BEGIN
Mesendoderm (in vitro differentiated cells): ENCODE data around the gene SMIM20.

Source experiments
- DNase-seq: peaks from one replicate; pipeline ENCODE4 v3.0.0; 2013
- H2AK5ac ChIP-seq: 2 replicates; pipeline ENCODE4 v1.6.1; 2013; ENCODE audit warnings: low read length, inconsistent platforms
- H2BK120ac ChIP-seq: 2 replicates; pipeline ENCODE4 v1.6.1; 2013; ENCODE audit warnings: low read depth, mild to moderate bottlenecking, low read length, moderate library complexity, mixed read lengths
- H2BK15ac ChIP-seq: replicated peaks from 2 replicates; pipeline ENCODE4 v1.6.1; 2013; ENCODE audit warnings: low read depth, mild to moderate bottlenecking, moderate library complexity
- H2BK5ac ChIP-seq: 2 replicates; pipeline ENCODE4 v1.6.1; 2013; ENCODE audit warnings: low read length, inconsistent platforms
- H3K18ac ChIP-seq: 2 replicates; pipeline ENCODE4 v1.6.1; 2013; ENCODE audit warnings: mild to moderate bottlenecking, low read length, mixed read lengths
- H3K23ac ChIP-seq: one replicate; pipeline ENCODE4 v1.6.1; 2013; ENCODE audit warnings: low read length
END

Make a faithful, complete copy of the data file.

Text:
Mesendoderm (in vitro differentiated cells): ENCODE data around the gene SMIM20.

Source experiments
- DNase-seq: peaks from one replicate; pipeline ENCODE4 v3.0.0; 2013
- H2AK5ac ChIP-seq: 2 replicates; pipeline ENCODE4 v1.6.1; 2013; ENCODE audit warnings: low read length, inconsistent platforms
- H2BK120ac ChIP-seq: 2 replicates; pipeline ENCODE4 v1.6.1; 2013; ENCODE audit warnings: low read depth, mild to moderate bottlenecking, low read length, moderate library complexity, mixed read lengths
- H2BK15ac ChIP-seq: replicated peaks from 2 replicates; pipeline ENCODE4 v1.6.1; 2013; ENCODE audit warnings: low read depth, mild to moderate bottlenecking, moderate library complexity
- H2BK5ac ChIP-seq: 2 replicates; pipeline ENCODE4 v1.6.1; 2013; ENCODE audit warnings: low read length, inconsistent platforms
- H3K18ac ChIP-seq: 2 replicates; pipeline ENCODE4 v1.6.1; 2013; ENCODE audit warnings: mild to moderate bottlenecking, low read length, mixed read lengths
- H3K23ac ChIP-seq: one replicate; pipeline ENCODE4 v1.6.1; 2013; ENCODE audit warnings: low read length